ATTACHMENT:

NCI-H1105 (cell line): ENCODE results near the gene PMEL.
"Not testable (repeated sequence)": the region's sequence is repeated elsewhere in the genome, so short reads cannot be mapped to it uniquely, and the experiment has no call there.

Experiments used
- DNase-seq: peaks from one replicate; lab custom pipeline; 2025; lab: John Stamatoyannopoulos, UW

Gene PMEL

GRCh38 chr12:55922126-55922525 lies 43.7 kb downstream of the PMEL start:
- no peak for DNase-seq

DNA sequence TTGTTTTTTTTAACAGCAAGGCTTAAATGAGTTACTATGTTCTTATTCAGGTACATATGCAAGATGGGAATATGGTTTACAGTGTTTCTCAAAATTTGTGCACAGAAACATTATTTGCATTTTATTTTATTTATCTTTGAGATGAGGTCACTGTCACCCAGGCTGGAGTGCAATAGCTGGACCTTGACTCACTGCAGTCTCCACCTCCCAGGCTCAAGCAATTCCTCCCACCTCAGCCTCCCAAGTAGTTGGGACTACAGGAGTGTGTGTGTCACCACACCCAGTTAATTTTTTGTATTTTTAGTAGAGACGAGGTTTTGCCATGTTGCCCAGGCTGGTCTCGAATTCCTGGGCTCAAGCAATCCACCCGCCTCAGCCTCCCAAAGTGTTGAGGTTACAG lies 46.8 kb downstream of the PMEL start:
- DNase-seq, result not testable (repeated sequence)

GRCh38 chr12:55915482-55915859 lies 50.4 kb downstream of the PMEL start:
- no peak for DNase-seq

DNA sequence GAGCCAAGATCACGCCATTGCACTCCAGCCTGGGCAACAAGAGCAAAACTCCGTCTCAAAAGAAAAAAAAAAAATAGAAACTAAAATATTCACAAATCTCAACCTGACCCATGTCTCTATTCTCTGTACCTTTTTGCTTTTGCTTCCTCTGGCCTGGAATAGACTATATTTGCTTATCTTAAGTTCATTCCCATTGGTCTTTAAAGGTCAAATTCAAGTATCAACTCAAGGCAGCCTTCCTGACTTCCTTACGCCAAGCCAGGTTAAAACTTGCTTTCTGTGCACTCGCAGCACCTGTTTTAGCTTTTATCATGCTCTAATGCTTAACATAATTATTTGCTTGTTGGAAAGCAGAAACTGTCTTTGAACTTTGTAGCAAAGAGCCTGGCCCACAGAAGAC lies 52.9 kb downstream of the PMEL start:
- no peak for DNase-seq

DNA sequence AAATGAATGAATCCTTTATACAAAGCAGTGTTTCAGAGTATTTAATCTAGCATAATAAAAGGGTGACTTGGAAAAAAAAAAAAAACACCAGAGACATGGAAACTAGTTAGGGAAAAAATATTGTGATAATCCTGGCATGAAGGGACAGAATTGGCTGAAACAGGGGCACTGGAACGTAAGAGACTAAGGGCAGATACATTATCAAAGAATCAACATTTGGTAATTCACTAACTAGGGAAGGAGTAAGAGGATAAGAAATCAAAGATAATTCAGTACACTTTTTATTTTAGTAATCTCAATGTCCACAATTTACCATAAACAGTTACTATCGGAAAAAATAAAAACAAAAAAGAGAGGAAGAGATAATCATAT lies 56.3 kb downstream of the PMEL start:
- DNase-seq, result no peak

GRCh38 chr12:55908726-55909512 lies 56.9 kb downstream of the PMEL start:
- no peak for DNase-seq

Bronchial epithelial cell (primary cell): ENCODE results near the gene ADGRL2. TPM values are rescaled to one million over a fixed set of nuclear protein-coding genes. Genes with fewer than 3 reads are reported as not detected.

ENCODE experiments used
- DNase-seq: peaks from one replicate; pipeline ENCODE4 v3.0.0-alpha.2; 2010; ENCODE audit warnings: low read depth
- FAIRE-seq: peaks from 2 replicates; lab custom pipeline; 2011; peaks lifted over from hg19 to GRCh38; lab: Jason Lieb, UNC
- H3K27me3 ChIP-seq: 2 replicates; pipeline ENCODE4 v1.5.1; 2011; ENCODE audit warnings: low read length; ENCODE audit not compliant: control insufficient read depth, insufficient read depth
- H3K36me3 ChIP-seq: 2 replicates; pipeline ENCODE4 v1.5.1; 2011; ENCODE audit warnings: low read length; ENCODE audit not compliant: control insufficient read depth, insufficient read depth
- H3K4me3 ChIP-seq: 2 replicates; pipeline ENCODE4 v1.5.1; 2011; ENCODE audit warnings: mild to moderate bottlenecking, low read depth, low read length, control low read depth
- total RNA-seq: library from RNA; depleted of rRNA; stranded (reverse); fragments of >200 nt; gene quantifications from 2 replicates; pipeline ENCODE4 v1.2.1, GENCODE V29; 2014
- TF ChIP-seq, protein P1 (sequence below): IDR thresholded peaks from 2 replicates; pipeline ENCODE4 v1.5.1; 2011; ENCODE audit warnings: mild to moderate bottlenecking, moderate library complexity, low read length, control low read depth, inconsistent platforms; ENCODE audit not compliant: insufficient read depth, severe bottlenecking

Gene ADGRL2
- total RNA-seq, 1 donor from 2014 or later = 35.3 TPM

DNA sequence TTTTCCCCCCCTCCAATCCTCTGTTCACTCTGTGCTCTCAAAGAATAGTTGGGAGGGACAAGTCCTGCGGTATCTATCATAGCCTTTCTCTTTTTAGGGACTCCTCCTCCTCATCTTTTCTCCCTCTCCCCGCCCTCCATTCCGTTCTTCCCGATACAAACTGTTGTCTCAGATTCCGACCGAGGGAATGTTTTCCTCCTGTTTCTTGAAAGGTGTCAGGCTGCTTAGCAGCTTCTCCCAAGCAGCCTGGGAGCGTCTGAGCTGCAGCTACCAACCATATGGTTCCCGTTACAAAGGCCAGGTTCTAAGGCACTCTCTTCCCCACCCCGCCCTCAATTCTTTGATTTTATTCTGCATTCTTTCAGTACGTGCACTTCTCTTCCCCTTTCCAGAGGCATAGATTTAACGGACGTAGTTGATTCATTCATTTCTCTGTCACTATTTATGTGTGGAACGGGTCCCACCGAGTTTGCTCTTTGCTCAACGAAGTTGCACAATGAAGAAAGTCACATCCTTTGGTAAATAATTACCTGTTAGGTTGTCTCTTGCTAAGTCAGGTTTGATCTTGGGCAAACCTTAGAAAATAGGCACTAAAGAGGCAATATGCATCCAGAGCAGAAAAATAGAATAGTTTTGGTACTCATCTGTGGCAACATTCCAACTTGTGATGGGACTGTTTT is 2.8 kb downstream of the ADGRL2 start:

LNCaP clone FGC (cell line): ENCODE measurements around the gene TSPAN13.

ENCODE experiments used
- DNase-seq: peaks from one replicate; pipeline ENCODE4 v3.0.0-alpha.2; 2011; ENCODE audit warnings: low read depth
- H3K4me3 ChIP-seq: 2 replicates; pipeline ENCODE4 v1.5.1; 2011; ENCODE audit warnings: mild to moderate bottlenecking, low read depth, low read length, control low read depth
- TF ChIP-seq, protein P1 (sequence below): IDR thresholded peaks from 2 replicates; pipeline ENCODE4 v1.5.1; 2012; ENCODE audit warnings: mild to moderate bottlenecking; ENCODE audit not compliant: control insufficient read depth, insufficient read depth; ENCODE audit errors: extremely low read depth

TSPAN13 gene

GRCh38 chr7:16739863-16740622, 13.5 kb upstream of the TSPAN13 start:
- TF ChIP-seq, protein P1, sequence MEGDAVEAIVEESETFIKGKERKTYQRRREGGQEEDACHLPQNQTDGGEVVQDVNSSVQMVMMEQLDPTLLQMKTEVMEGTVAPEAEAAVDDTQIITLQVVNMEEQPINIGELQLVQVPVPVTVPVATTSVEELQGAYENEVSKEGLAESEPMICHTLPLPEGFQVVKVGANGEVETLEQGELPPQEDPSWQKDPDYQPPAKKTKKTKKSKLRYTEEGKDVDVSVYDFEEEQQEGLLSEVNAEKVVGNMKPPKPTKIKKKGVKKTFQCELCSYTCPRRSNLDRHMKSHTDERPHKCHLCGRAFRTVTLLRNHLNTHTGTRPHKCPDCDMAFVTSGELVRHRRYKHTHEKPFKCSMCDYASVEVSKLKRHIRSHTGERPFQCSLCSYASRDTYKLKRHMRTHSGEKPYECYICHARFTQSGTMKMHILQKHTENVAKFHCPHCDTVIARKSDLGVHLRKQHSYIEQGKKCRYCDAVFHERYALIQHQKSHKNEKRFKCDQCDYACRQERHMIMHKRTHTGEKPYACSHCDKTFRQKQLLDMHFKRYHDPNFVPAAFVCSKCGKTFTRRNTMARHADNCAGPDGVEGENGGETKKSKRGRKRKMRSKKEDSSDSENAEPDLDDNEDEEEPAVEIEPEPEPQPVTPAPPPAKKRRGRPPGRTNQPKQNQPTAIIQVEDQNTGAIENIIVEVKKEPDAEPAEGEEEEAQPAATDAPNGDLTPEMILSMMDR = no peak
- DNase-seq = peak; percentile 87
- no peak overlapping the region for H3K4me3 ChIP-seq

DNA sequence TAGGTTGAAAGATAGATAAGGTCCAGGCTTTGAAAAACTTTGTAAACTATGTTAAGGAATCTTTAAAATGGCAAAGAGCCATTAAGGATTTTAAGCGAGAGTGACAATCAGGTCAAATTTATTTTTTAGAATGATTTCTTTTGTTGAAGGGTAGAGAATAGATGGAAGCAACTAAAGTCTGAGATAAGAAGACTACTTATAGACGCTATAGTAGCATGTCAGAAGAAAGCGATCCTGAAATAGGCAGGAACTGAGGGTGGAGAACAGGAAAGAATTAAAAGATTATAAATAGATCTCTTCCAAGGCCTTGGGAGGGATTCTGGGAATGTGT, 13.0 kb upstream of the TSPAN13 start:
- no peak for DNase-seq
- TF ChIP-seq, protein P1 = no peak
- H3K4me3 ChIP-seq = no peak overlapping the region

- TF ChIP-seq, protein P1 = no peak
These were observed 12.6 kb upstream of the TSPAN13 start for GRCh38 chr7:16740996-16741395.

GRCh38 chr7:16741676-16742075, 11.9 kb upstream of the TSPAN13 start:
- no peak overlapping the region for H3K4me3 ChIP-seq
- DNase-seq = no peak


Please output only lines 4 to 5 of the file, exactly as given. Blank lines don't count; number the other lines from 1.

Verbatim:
- DNase-seq: peaks from one replicate; lab custom pipeline; 2025; lab: John Stamatoyannopoulos, UW

Gene PMEL